Technology changes rapidly. To keep pace, the federal government must provide information across a growing number of platforms with limited resources. Federal workers and the American people increasingly expect to access accurate information from anywhere, at anytime, on any device.
To promote openness and improved customer service, the White House published Digital Government: Building a 21st Century Platform to Better Serve the American People (Digital Government Strategy) last year. To meet the goals set out in the Strategy, HHS is modernizing our digital services. Through technical improvements, coordination, and strategic thinking, we are radically improving how we conduct business and communicate with the public. These approaches are not new to HHS and we apply them at all levels.
How Has HHS Improved Customer Service?
Ensuring Our Sites Are Optimized for Mobile
In August 2012, HHS offered 12 websites optimized for mobile and 25 mobile health applications. As of April 2013, we offer 25 mobile websites and 30 mobile applications.
Collecting Qualitative Customer Satisfaction Data with the Voice-of-Consumer (VOC) Tool
The VOC tool, developed in-house, allows HHS to create site-wide and page-level customer surveys and polls. HHS uses site-level surveys to collect qualitative data for overall customer engagement on our websites. HHS also uses page-level surveys to determine whether content on a particular page is useful. With this information we can make data-driven decisions to improve the Department’s digital offerings on an ongoing basis.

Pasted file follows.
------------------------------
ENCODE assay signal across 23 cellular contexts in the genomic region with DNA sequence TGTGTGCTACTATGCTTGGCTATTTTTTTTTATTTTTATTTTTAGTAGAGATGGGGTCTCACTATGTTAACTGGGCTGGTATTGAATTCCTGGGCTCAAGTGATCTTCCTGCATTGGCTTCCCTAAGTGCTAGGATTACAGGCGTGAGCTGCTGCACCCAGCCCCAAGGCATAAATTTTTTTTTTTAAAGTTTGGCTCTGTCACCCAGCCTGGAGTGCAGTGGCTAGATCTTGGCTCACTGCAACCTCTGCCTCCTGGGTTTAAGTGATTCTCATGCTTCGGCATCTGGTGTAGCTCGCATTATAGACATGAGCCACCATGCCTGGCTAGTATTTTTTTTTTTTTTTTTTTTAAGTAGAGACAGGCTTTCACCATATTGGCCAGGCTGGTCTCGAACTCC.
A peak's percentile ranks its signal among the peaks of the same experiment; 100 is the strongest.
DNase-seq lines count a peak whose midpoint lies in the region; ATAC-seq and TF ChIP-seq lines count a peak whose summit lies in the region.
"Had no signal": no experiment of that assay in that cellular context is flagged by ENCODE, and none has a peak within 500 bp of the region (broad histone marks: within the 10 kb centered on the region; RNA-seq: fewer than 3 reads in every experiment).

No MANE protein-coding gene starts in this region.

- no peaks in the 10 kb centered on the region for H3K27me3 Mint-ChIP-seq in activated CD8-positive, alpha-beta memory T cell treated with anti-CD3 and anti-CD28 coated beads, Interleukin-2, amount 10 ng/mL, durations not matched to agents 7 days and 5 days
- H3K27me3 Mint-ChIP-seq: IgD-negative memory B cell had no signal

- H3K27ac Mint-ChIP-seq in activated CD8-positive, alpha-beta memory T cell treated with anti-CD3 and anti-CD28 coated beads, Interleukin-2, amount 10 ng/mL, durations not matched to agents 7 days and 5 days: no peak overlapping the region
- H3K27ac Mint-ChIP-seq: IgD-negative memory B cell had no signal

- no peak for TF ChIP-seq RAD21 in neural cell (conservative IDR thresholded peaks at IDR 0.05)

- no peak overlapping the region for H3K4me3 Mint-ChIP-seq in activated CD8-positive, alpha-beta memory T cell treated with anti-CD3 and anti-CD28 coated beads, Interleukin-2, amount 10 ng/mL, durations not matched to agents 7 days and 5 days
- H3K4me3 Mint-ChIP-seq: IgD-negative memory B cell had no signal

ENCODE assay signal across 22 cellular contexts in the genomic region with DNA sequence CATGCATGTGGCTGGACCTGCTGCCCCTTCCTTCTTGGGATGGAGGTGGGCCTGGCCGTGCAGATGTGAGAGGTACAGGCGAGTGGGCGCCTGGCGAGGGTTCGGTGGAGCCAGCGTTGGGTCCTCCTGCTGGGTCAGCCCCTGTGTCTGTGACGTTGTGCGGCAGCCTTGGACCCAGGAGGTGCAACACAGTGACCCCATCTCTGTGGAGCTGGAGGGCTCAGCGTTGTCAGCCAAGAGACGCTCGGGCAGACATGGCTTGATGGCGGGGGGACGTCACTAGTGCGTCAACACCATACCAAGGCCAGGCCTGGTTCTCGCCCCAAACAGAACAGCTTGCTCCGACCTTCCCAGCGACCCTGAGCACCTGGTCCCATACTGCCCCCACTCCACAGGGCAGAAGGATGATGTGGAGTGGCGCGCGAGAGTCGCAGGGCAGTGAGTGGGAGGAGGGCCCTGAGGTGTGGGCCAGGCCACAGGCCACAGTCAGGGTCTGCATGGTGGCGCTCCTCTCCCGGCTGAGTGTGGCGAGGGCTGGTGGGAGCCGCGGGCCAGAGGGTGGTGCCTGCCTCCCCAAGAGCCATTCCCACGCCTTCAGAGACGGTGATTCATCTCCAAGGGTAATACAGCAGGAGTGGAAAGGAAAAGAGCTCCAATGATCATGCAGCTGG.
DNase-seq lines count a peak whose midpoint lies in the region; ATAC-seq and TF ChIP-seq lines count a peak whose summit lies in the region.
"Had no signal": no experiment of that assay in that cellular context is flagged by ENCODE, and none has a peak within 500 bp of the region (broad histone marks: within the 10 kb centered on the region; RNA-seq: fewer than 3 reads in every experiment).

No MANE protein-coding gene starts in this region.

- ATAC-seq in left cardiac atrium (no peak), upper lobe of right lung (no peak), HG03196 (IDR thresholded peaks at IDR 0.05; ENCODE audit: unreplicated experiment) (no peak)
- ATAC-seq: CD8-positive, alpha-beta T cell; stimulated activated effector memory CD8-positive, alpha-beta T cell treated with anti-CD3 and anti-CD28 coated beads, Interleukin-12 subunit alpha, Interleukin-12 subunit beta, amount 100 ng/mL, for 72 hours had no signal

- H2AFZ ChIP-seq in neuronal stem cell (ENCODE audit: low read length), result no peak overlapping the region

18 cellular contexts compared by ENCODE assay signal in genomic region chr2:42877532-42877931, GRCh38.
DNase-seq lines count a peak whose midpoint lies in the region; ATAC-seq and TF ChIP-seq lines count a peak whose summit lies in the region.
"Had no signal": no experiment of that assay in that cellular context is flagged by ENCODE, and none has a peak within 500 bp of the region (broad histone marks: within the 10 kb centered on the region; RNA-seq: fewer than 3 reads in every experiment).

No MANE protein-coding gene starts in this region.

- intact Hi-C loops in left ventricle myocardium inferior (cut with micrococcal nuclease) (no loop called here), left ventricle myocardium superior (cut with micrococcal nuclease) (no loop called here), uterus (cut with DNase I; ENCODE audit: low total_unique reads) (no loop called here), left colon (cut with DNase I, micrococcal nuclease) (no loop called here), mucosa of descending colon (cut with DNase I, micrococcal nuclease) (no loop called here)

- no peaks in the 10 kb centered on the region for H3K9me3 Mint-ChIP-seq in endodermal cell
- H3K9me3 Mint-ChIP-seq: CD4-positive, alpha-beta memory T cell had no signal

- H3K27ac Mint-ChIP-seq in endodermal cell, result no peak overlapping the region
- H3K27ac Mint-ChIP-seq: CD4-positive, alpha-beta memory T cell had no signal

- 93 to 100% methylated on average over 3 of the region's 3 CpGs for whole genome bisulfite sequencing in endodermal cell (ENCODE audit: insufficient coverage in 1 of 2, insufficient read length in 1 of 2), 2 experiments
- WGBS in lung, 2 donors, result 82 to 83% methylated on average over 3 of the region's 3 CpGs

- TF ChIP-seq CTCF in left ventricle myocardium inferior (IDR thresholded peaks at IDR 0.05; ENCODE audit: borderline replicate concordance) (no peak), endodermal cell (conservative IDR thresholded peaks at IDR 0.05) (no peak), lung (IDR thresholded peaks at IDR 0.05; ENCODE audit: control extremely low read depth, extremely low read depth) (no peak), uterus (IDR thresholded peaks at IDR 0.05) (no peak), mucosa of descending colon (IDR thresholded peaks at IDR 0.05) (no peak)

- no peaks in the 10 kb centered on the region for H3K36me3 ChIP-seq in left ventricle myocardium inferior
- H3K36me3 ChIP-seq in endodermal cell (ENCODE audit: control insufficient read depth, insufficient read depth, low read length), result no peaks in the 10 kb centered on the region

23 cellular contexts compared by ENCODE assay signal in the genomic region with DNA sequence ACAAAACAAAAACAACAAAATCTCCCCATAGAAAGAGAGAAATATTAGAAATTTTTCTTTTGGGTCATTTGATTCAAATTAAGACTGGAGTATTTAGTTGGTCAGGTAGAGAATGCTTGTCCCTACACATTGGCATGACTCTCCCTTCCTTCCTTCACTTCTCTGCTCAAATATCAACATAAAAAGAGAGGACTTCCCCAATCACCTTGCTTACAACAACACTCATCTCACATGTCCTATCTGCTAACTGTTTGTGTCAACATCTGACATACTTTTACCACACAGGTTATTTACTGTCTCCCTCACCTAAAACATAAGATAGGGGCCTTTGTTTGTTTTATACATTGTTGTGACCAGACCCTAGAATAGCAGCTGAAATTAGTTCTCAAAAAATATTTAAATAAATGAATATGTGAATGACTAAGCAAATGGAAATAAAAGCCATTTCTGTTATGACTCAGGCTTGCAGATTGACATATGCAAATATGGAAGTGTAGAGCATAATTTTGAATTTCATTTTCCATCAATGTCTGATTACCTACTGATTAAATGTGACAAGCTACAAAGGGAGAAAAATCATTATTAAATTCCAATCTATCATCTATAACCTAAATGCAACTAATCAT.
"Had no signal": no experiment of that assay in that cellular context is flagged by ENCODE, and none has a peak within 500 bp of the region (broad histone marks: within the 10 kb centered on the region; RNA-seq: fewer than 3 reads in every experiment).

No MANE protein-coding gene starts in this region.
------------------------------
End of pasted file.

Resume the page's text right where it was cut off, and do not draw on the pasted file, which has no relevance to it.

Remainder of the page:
Making Content Mobile-Ready
HHS uses plain language, bulleted lists, and clear headings to make sure content is scannable and easy to read and understand. We create content using an inverted pyramid and the bite/snack/meal approach by placing most important information at the top of the page, followed by the details. This allows small-screen users to get summary information quickly and dig in to the details if needed. Conveniently, this style serves desktop users better as well.
Revisiting Our Visual Approach
HHS is reworking how we use images in billboards and body copy of text on webpages themselves. We base this approach on metrics and how well images play in mobile environments.
By using more meaningful imagery and infographics, we are able to tell more convincing stories. Well designed infographics allow us to explain a lot in a little space, effectively replacing wordy content.
We successfully applied this tactic to the budget rollout by using a short infographic to highlight how the 2014 budget will contribute to creating a healthier America. This infographic received hundreds of shares on social media and was a successful way to simplify the complex topic of fiscal policy.
Organizing Content around Topics
HHS has 29 Operating and Staff Divisions, but that doesn’t mean digital information should be divided in the same way. Because the public doesn’t care which unit produced a report or owns a piece of information, we are building topic-based websites to better serve the American public.
For example, in fall 2012, we launched BeTobaccoFree.gov which provides consumers with one-stop access to tobacco-related Web content from across the HHS family. We currently maintain 37 topic based websites on everything from Alzheimer’s to vaccines.